10. Single Audit Basics (Con’t.) • Auditee Responsibilities • Defined in OMB Circular A-133 Subpart C and FL Single Audit Act • Financial statements • Schedule of expenditures of federal awards • Summary schedule of prior audit findings • Management’s views and corrective action plan • Identify all awards received/expended; under which program

  11. Single Audit Basics (Con’t.) • Auditee Responsibilities • Defined in OMB Circular A-133 and FL Single Audit Act • Financial statements • Schedule of expenditures of federal awards • Summary schedule of prior audit findings • Management’s views and corrective action plan • Identify all awards received/expended; under which program

  12. Single Audit Basics (Con’t.) • Auditee Responsibilities, con’t • Maintain IC over federal programs • Comply with laws, regulations, provisions of contracts/grants • Ensure Single Audit is performed and submitted when due • Follow up and take corrective action on audit findings

  13. Single Audit Basics (Con’t.) Single audit reporting package • Financial statements • Schedule of expenditures of federal awards (SEFA) • All applicable footnotes to both F/S and SEFA • Auditor's reports • Schedule of findings and questioned costs • Summary Schedule of Prior Audit Findings (if applicable) • Corrective Action Plan (if applicable) • Data Collection Form (technically not part but required to be filed)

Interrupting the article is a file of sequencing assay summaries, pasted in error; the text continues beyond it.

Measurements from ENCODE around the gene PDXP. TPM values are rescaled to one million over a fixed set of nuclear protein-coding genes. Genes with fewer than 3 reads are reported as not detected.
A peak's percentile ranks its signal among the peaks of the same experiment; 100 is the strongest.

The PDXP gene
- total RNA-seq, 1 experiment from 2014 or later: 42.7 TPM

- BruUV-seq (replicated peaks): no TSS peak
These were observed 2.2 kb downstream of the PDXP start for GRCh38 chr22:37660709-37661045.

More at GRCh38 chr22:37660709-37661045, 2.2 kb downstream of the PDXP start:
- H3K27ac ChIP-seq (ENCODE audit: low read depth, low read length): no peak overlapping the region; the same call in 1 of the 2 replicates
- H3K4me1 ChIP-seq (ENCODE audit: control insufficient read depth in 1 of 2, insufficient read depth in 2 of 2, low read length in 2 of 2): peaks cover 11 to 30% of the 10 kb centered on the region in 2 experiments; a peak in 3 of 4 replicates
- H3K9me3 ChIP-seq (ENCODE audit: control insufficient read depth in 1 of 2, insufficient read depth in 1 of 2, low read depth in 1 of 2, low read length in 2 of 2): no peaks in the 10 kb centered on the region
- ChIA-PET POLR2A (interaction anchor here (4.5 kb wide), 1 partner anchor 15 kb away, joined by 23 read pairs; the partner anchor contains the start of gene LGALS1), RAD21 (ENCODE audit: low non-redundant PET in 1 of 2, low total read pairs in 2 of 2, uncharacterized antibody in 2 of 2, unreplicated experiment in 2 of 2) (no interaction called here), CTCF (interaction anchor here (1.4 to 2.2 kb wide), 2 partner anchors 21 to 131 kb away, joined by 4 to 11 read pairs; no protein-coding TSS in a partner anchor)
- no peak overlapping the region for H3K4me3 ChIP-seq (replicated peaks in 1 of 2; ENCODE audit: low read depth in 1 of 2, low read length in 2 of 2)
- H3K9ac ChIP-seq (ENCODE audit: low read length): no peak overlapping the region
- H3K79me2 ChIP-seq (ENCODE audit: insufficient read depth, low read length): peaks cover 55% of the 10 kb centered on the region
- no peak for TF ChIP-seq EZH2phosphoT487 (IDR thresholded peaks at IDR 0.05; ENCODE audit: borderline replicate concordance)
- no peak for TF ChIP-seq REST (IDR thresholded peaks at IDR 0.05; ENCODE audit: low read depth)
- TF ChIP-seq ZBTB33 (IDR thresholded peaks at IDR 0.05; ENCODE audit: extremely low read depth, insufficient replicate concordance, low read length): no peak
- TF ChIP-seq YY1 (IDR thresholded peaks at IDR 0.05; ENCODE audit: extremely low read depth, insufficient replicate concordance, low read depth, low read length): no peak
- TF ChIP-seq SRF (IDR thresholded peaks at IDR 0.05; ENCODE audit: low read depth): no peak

14. Single Audit Basics (Con’t.) • Auditor Responsibilities • Defined in OMB Circular A-133 and FL Single Audit Act • Audit the financial statements in accordance with GAAS, GAGAS • Understand internal control over Federal programs to plan the audit to support low level of control risk • Test compliance with laws, regulations, provisions of contract and grant agreements that are direct and material to each major program • Report findings in A-133 report

  15. Single Audit Basics (Con’t.) • Auditor Responsibilities, con’t • Audit of the Schedule of Expenditures of Federal Awards • In relation to the financial statements taken as a whole • As a basis for the selection of major programs

  16. Single Audit Basics (Con’t.) Auditor’s Required Reports • Financial Statement opinion(s) • Compliance and I/C and over financial reporting and other matters (Yellow Book) • Compliance and I/C over major programs(A-133 report)

  17. Recipient’s Danger areas

  18. Recipient’s Danger Areas • Lack of understanding of Program/Project compliance requirements • Federal Regulations • State Statutes / FAC • Grant Agreements • Lack of internal controls over compliance • Prevent controls • Detect controls